As boxing fans we can all enjoy the sport, whilst seeing things very differently to each other. We all have styles of fights we particularly like, or dislike. What some of his see as amazing fights other moight not enjoy quite as much. At the end of the day however we can all appreciate a good, solid, back and forth bout, and if the men each get pushed deep, and both men are forced to answer serious questions during the bout we tend to get something exciting and memorable.
For today's Closet Classic we're looking at a bout that isn't an all out war, it's not a massive tear up, it's actually quite an educated battle. But it's a battle that it thoroughly entertianing, highly competitive and one of the best technical chess matches that we managed to get in 2013. It was also one of the final bouts of the year.
Takashi Uchiyama (20-0-1, 17) vs Daiki Kaneko (19-2-3, 12)
As we all know Japan puts on big boxing events at the end of the year thanks TBS who typically put on a stacked card every year. At point TBS had a rival channel also putting on shows on New Year's Eve. That was TV Tokyo who had their shows lead by WBA Super Featherweight champion Takashi Uchiyama, who appeared in the year ending TV Tokyo show 6 times. In Uchiyama's third New Year's Eve bout he took on fellow Japanese fighter Daiki Kaneko in a bout that had skills, drama and excitement, though was never an all out war. Instead it was a proper tough, punishing, technical fight.
If you didn't follow the Japanese scene in the 00's and 2010's you might not be too familiar with Takashi Uchiyama. The Japanese Super Featherweight was the one constant in the division at the time. He claimed the WBA title in 2010, stopping Juan Carlos Salgado in the 12th round, and made the title his for years. Among his defenses he twice took on Japanese opponents, with the first of those being Takashi Miura, who he fought in a thrilling 2011 bout. In his second he took on Daiki Kaneko.
Outside of Japan Kaneko was a complete unknown, like many domestic fighters in the country. In Japan however he was seen as the rising hopeful at 130lbs. Like Uchiyama he was a big, strong fighter, with solid power, good size and strength at the weight and solid technical ability. He lacked the "good night" power of Uchiyama, but at this point he was 25 years old, some 9 years younger than the 34 year old champion, and he technically was the bigger man, having reach and height advantages over Uchiyama.
Despite having 2 losses to his name Kaneko had gone unbeaten since he was 19 and was 13-0-3 (10) in his previous 16 bouts. They had included him winning the Japanese title in 2012 and defending it 4 times before facing Uchiyama.
In Japan the bout was been seen as potential passing of the torch bout. Kaneko the youngster taking on the veteran. In many it was regarded as Japan's answer to Carl Froch's first bout with George Groves, which had taken place a month earlier in the UK.
From the off this was a technical affair, both men trying to establish their jab, and their range. It was clear, almost immediately, that Kaneko was not just the bigger man, but also the quicker man, and he looked to let shots go in bursts. Despite that Uchiyama was the more well school, his shots were crisper, landing cleaner and his experience at a higher level showed in the way he judged the distance better and picked his shots more intelligently.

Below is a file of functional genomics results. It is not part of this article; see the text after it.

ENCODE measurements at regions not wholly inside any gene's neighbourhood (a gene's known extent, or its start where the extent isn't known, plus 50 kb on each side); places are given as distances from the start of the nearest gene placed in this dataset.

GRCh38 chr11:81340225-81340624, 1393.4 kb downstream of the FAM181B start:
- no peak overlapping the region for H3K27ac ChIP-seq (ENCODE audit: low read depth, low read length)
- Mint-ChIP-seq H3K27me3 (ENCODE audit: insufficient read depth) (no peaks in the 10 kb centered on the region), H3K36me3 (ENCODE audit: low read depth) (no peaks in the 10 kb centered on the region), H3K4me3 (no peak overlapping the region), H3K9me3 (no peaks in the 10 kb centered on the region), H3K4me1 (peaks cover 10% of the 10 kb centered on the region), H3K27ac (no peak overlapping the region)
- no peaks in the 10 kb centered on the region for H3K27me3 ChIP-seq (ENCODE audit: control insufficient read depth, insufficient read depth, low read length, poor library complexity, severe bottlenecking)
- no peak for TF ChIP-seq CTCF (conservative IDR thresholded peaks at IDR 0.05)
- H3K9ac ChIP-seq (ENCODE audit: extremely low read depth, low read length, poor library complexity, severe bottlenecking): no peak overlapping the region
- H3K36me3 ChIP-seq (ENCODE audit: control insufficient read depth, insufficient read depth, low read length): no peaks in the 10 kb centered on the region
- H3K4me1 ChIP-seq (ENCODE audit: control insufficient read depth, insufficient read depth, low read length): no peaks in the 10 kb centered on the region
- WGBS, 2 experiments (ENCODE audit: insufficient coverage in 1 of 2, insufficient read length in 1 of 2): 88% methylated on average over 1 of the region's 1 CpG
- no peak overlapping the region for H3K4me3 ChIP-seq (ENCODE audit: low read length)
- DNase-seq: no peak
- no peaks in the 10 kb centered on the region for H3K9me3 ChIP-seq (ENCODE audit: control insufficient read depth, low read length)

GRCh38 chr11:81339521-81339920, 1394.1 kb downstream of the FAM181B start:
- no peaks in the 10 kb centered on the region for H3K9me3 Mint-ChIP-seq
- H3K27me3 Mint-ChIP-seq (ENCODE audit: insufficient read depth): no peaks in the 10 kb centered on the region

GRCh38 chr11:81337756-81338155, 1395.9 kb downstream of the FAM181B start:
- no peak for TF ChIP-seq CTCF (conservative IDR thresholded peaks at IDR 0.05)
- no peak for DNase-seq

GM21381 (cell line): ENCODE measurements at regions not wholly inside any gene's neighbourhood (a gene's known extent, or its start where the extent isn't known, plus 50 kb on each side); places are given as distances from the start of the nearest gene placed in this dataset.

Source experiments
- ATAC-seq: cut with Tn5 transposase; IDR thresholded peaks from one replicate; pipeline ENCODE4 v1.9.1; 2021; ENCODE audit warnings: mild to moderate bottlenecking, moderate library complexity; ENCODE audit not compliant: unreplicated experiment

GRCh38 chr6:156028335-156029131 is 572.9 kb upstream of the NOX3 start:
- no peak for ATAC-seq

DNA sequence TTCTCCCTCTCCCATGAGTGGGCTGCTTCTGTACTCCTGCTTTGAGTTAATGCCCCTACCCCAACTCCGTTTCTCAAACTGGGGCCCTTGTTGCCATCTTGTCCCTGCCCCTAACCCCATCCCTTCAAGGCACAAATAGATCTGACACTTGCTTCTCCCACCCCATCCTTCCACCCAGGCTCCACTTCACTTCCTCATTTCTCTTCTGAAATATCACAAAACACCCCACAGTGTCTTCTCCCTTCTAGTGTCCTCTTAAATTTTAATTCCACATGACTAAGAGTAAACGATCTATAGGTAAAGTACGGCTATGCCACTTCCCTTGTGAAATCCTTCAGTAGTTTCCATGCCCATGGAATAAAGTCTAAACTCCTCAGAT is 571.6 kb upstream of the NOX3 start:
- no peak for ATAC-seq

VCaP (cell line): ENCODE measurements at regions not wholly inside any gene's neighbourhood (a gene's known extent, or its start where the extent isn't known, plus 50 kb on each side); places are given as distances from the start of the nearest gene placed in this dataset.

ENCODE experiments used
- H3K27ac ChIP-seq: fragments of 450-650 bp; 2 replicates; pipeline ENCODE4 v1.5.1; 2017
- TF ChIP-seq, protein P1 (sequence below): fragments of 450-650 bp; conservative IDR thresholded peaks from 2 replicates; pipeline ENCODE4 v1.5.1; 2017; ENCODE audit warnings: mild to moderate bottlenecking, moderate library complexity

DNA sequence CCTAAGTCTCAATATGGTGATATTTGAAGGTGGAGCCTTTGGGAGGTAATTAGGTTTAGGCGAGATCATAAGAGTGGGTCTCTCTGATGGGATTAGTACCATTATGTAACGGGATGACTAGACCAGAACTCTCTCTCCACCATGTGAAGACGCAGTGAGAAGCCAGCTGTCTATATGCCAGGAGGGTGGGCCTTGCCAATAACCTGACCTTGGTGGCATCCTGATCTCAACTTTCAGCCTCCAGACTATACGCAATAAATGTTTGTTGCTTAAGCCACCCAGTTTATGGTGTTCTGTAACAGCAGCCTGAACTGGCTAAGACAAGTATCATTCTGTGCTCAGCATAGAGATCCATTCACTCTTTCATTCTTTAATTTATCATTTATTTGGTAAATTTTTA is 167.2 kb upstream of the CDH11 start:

Despite being a mostly technical opening rounds, dominated by jabs from bother me, the first 3 minutes flew bye with both men landing plenty of solid single shots. There was a real tension in the ring, and that tension continued into round 2. It was clear that both men were looking to use their jabs to open up their opponents and landing their big, powerful, right hands. Of the two Kaneko mixed things up a bit more, coming in and working the body every so often whilst Uchiyama relied on what he knew worked, his straight punches. What both had in common however was respect of the power the other man had, and the knowledge they could be hurt if either landed with a sustained attack.
Round by the action grew in intensity, with both men feeling more comfortable in there, and the middle rounds, although still a mid-range battle, saw compelling back and forth action. The main change was Kaneko, who began to press more, feeling more desperate and like he needed to up the anti, taking more risks. This actually brought him solid success, though nothing he could sustained for long, with Uchiyama's better timing countering the explosive bursts of the challenger.
That was until round 10 when Kaneko landed a jab, followed by a short left hook and a big right hand. Uchiyama was down, with less than 20 seconds of the round left, he looked hurt when the bout resumed and the crowd were crazy. It was a huge moment late in the bout and it seemed like may, just maybe, the youngster, was down on the cards, had began to get his man exactly where he wanted him. He was then sent out for round 11 to try and take out the defending champion, giving us a special finish to the bout.
We won't ruin what happens in the final rounds, but it is very much a modern day forgotten classic.
This isn't an all out war, this isn't a brawl. This isn't a crude, phone booth slugfest. What it is however is a fantastic tachnical bout, with real drama in the final stages. It's a bout that has skills, technical ability and then men digging deep in the final stages.
Sadly, especially given the significance of Uchiyama in Japanese boxing, this bout often goes overlooked, but it is a great bout and the final rounds are truly sensational.
When we have some free time we're hoping to add a series of fun articles to the site. Hopefully these will be enjoyable little short features